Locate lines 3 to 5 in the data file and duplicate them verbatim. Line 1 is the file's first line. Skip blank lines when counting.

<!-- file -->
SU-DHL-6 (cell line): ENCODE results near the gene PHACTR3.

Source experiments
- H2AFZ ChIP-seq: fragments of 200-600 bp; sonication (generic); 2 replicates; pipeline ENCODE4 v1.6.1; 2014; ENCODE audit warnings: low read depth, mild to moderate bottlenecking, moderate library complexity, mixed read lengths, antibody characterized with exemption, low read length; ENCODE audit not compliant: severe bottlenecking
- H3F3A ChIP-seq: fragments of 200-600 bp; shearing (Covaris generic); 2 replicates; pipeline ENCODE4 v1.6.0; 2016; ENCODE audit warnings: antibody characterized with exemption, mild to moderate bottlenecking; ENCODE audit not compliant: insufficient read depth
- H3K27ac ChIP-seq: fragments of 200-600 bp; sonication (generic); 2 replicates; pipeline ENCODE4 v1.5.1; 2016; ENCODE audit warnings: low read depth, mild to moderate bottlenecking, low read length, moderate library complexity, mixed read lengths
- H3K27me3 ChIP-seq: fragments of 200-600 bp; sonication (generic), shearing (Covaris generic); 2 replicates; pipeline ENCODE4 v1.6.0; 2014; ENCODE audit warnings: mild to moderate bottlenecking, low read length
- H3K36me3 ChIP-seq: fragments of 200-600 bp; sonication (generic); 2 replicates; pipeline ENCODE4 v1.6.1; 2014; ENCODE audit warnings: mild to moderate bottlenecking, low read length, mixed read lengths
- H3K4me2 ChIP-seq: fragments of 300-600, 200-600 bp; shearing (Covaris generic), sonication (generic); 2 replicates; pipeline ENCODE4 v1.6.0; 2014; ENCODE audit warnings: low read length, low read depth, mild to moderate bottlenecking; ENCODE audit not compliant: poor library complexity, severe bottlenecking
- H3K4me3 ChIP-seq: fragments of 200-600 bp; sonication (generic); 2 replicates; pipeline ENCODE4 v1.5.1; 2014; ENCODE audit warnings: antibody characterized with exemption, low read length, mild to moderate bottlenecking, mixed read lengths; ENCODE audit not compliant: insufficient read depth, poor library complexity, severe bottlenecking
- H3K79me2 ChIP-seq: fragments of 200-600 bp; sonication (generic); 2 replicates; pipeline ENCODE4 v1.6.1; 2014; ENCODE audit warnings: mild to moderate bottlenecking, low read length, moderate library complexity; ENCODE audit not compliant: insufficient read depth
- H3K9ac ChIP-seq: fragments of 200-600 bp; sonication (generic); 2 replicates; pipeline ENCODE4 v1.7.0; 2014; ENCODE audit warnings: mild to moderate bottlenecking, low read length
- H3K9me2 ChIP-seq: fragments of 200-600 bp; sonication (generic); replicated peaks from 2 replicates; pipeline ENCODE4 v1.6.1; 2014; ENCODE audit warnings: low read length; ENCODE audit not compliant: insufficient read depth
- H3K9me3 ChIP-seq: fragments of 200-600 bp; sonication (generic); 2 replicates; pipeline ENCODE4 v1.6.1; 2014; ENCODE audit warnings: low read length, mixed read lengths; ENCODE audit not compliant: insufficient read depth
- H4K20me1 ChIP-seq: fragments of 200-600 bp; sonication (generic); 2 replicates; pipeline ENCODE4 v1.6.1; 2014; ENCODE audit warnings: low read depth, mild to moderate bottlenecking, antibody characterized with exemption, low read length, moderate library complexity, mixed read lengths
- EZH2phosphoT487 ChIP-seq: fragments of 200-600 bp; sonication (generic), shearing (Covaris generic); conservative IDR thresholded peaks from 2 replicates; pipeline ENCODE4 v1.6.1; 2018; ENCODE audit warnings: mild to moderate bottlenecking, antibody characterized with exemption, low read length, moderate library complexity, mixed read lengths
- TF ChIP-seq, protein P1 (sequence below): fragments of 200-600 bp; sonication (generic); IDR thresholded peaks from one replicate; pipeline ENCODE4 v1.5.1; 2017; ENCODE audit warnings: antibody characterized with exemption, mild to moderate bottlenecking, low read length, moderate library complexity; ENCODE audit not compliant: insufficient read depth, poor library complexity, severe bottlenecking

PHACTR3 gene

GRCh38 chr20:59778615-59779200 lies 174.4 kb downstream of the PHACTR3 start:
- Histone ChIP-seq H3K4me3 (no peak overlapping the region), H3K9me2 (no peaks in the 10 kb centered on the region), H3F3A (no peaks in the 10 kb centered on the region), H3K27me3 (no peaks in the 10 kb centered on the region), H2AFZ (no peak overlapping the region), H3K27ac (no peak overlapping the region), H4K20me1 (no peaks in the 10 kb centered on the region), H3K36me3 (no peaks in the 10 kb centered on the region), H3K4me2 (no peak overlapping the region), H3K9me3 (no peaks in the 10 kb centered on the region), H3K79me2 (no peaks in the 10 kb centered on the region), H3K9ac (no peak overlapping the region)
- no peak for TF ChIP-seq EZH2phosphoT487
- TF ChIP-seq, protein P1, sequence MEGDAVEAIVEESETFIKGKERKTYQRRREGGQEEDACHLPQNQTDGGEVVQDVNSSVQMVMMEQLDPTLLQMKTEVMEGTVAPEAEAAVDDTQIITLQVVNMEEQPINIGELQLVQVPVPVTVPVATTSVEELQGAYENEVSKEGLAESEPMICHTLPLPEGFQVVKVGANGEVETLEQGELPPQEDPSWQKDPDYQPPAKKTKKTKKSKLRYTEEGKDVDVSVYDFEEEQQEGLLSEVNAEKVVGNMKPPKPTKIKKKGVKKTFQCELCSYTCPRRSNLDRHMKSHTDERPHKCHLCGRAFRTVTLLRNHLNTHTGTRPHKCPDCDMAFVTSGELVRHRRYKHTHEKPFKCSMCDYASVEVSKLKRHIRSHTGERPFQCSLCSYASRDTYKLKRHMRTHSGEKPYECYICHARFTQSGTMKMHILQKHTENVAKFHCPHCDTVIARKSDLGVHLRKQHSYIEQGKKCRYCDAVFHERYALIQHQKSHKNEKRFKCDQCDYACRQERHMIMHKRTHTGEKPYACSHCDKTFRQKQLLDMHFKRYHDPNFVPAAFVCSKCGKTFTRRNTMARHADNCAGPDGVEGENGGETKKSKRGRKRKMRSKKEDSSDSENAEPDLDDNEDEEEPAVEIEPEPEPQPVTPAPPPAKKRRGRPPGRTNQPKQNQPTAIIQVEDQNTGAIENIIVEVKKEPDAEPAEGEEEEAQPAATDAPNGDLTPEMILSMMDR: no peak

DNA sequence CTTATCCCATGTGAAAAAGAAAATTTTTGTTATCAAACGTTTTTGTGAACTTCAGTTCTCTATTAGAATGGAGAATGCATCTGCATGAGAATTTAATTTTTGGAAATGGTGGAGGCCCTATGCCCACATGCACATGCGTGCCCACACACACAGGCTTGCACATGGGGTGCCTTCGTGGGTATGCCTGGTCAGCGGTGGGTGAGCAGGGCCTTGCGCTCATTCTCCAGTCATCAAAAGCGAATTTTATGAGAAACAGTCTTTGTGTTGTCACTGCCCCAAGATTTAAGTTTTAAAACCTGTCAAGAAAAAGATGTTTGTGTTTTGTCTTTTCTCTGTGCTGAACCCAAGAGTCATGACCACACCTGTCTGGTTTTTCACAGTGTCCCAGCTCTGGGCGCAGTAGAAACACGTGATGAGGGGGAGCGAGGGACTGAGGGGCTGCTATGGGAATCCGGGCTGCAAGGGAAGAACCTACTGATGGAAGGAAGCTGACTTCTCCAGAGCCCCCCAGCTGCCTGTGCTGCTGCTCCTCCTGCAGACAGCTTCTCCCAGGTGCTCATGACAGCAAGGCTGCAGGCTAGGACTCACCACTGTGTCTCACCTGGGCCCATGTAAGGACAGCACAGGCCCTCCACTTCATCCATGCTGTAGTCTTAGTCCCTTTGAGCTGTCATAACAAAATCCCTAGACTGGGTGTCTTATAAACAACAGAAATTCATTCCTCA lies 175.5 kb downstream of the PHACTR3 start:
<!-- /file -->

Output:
- H2AFZ ChIP-seq: fragments of 200-600 bp; sonication (generic); 2 replicates; pipeline ENCODE4 v1.6.1; 2014; ENCODE audit warnings: low read depth, mild to moderate bottlenecking, moderate library complexity, mixed read lengths, antibody characterized with exemption, low read length; ENCODE audit not compliant: severe bottlenecking
- H3F3A ChIP-seq: fragments of 200-600 bp; shearing (Covaris generic); 2 replicates; pipeline ENCODE4 v1.6.0; 2016; ENCODE audit warnings: antibody characterized with exemption, mild to moderate bottlenecking; ENCODE audit not compliant: insufficient read depth
- H3K27ac ChIP-seq: fragments of 200-600 bp; sonication (generic); 2 replicates; pipeline ENCODE4 v1.5.1; 2016; ENCODE audit warnings: low read depth, mild to moderate bottlenecking, low read length, moderate library complexity, mixed read lengths